Jackson Abbott
Jackson Abbott
Jackson Abbott
Helios Scholar
School: Phoenix College
Hometown: Glendale, Arizona
Mentored by: William Hendricks, Ph.D.
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Validations of variants captured in custom canine cancer panels using the Sanger method

Cancer is a disease in which cells in the body acquire ways to grow uncontrollably and lose their capacity to function normally. This causes a chain reaction that negatively impacts day to day function and may eventually lead to death if left untreated. Pet dogs provide a unique opportunity to understand the genetic components of human cancers. Not only do domestic dogs have similar genes to humans, they also share similar environments and are afflicted with similar cancers. Furthermore, canine cancer progression is found to run the same course as human cancer. All these factors contribute to pet dogs being a good model organism to study human cancers. Finally, studying canine cancers will help further cancer diagnosis and treatments for our pet dogs. 

Previously at Vidium Animal Health, a next generation sequencing (NGS) based canine cancer panel was designed using hybrid-capture technology. This oncopanel, called SearchLight DNA™, searches for variants in genes commonly mutated in cancers. SearchLight DNA™ was designed to be applicable for many types of canine cancers, such as melanoma, hemangiosarcoma and lung cancers. This panel contains 120 genes that encompasses canine equivalent genes found in a human based cancer panel, canine cancer associated hotspots and genes known to be amplified or deleted in cancers. These variants are known predictive, diagnostic and prognostic biomarkers.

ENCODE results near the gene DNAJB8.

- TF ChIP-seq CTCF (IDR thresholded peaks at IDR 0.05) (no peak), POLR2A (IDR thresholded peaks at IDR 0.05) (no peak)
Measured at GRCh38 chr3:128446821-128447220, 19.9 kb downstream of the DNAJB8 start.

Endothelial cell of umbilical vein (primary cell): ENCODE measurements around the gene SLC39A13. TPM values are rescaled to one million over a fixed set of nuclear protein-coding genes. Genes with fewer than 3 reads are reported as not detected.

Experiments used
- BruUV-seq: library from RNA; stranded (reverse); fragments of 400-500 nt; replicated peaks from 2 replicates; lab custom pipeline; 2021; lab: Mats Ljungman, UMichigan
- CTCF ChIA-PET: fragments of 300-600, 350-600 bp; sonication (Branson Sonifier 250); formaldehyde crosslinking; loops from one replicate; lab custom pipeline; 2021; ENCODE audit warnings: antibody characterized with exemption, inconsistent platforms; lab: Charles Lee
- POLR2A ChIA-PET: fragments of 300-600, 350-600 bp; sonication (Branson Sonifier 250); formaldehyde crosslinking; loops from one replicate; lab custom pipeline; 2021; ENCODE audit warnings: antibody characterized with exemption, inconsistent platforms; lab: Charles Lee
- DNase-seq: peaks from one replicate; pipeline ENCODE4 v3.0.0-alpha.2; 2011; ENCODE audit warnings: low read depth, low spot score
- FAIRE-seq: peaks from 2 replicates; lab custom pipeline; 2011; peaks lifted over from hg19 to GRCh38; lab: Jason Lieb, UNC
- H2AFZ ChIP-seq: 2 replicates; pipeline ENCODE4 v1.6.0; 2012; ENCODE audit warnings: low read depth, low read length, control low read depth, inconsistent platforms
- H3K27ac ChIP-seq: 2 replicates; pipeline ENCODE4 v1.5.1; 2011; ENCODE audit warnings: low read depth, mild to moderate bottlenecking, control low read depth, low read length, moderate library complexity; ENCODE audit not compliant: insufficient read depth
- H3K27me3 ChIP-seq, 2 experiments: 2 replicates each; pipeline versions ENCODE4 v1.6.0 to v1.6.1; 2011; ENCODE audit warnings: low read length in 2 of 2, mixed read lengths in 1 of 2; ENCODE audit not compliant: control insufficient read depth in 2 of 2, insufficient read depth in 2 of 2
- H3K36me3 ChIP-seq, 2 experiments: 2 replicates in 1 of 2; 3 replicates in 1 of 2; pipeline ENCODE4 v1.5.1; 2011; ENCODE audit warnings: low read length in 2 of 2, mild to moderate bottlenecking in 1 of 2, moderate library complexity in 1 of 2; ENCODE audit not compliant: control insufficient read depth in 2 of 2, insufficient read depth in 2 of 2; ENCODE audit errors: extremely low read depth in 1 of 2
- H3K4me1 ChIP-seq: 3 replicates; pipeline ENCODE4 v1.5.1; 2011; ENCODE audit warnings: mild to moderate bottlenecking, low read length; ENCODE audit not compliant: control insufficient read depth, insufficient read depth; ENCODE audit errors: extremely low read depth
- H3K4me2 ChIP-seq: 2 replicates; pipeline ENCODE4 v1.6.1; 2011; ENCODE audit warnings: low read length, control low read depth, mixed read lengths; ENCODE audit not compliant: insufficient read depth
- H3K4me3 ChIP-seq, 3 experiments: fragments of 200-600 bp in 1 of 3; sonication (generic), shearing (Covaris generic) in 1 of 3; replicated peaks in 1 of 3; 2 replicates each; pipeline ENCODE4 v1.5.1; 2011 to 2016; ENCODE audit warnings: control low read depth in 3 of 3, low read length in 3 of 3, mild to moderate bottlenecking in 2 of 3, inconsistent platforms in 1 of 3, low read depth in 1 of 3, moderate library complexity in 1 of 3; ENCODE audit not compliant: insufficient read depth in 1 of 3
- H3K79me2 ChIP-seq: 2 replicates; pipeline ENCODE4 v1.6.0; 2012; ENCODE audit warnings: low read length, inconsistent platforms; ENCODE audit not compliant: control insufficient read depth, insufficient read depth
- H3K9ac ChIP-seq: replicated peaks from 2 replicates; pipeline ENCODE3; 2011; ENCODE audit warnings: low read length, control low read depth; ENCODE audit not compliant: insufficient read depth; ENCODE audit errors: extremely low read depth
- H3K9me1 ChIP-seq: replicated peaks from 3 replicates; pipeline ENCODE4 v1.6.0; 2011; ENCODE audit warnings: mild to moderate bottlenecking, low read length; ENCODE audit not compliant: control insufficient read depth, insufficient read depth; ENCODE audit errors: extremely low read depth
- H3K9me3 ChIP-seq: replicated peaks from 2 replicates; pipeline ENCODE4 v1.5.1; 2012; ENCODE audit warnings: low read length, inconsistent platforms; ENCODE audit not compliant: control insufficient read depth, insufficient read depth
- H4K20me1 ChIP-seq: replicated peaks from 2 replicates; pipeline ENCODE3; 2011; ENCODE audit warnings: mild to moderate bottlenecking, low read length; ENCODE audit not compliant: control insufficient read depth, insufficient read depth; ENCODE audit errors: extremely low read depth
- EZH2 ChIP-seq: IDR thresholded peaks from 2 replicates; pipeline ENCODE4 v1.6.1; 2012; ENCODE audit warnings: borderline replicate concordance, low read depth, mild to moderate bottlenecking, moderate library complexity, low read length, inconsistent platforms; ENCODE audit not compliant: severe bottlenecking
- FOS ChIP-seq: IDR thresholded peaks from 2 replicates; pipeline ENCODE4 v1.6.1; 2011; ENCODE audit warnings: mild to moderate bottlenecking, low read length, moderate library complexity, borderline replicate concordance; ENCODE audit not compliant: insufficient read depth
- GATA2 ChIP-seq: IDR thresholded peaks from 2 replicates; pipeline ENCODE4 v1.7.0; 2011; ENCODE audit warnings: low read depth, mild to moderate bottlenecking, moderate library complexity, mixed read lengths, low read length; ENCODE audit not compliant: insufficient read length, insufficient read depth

Though NGS-based oncopanels are becoming more widely accepted in the medical community, there is still a need to validate mutations by using Sanger sequencing. Sanger is considered the “gold standard” of DNA sequencing due to its 99.99% accuracy. We have recently sequenced 2 canine hemangiosarcoma cell lines using the SearchLight DNA™ assay. NGS data was analyzed and seven relevant variants were chosen for validation with Sanger sequencing. Primers for these specific variants were designed using Primer3 software and the PCR products were sent to Genewiz for Sanger validation. The Sanger data revealed that of the 7 variants, 2 variants were confirmed whereas the other 5 variants either failed at the PCR level or at the Sanger sequencing step due to non-specificity. Further work is needed to validate these last five variants and also other variants reported by the NGS panel.

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